NCAA Championship Game 2012: Chaos Sullies Kentucky's Celebration

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NCAA Championship Game 2012: Chaos Sullies Kentucky's Celebration
Jeff Gross/Getty Images

When are people going to stop thinking it's a good idea to shoot guns and light things on fire when their teams win championships?

As has seemingly become the norm over the last several years, some fans in Kentucky celebrated the Wildcats' 67-59 win over Kansas in the NCAA title game by setting small fires and, in one case, shooting a gun, which wounded a man. Dozens were arrested during the celebrations in Lexington.

Battalion Chief Ed Davis of the Lexington Division of Fire and Emergency Services told the Associated Press that he heard yelling about 25 feet away while he was filling out paperwork regarding a fire engine wreck and then heard a gun go off "quite a few times."

The gunman disappeared into the crowd and was unable to be located, and the wounded man was taken to the University of Kentucky Medical Center with serious, but non-life-threatening injuries, Lieutenant Clayton Roberts told the AP.

It seems that recently, when a team wins a championship, it is to be expected that fans will riot. SWAT teams will be out in full force. Cars will be turned over, fires will be set, there will be lots of alcohol and, in some cases, fans will shoot guns. This all puts the safety of ecstatic celebrants in question.

Without all of the chaos in Kentucky, this was such an amazing achievement for head coach John Calipari and the Wildcats.

Kentucky finished the 2011-12 season with a 38-2 record with three freshman and two sophomores as starters, becoming the first team without a junior or senior starter to win the national championship since at least 1985. Calipari, whose previous trips to the Final Four have been vacated due to NCAA violations, won his first title.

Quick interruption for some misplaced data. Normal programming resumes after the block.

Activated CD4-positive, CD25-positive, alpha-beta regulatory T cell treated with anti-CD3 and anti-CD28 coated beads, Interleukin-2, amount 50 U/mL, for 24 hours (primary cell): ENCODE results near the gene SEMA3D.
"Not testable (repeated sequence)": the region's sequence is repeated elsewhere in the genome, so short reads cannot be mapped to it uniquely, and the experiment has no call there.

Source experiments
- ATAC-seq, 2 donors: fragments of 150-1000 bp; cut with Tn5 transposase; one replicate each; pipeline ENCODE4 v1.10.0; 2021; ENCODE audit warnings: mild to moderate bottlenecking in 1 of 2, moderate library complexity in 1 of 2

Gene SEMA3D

Naismith Player of the Year Anthony Davis tallied 74 rebounds during the tournament, the fourth-highest total in the last 40 seasons. Davis also became the fourth freshman to win the Final Four Most Outstanding Player Award, the first since Carmelo Anthony in 2003.

It's always such a spectacular achievement to win a championship—particularly in the case of the Wildcats' 19- and 20-year-olds, who will likely be off to the NBA next season—and fans should certainly be able to fill the streets and celebrate. Sports, and championships in particular, bring fans together in a way that little else can. It gives people with little else in common a cause to unite around and rally for.

But why has it become instinctual to celebrate with chaos? Why do these championships have to be overshadowed by violence, arrests and, in this case, gunfire? Why, when their teams win a title, do fans feel the need to say to themselves, "I really want to go tip over a car right now"?

For a lot of teams, a lot of players and a lot of fans, winning a national title is a once-in-a-lifetime experience, and it's something that should be remembered as nothing short of spectacular. It shouldn't have to be marred by senseless, inane acts of violence.

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